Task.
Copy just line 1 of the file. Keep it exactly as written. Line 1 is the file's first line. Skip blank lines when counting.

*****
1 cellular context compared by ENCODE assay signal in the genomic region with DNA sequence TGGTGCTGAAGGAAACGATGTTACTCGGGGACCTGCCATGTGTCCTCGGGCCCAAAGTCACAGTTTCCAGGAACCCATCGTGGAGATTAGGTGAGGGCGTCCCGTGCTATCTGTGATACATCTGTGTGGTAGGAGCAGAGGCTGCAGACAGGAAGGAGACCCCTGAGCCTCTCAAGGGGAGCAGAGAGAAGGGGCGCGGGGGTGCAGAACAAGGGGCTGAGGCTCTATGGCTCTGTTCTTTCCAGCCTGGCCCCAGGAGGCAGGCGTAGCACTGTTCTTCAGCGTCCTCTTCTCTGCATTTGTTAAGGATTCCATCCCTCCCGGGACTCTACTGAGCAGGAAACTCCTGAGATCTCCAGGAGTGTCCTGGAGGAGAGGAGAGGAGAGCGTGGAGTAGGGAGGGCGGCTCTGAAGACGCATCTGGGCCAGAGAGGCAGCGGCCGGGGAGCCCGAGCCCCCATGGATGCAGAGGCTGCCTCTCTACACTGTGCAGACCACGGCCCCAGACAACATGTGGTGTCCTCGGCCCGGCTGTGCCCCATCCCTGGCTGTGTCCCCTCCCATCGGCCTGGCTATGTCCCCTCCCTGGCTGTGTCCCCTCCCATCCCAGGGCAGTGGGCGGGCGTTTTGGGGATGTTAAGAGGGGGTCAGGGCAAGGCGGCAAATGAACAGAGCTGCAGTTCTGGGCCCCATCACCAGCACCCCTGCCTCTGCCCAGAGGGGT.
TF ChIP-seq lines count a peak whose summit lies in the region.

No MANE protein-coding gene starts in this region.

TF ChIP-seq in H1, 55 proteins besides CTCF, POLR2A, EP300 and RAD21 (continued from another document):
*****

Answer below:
1 cellular context compared by ENCODE assay signal in the genomic region with DNA sequence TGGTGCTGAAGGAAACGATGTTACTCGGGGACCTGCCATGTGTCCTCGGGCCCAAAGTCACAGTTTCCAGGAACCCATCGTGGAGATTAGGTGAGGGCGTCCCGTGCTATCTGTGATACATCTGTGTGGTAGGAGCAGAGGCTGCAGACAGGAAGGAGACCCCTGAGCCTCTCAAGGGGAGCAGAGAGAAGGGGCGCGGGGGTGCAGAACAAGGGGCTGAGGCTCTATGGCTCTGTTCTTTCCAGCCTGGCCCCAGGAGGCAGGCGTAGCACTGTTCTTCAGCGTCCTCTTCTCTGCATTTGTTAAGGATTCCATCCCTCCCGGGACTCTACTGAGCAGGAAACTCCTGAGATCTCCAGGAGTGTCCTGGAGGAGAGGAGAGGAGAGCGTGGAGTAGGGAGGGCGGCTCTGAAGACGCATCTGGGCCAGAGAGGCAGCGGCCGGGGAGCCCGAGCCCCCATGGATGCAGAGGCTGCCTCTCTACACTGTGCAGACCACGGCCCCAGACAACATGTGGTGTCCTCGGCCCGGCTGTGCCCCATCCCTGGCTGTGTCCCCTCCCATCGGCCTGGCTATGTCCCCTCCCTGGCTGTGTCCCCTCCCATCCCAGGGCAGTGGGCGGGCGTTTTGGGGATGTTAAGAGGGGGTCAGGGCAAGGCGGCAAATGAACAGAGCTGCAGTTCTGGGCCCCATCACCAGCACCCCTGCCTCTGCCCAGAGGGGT.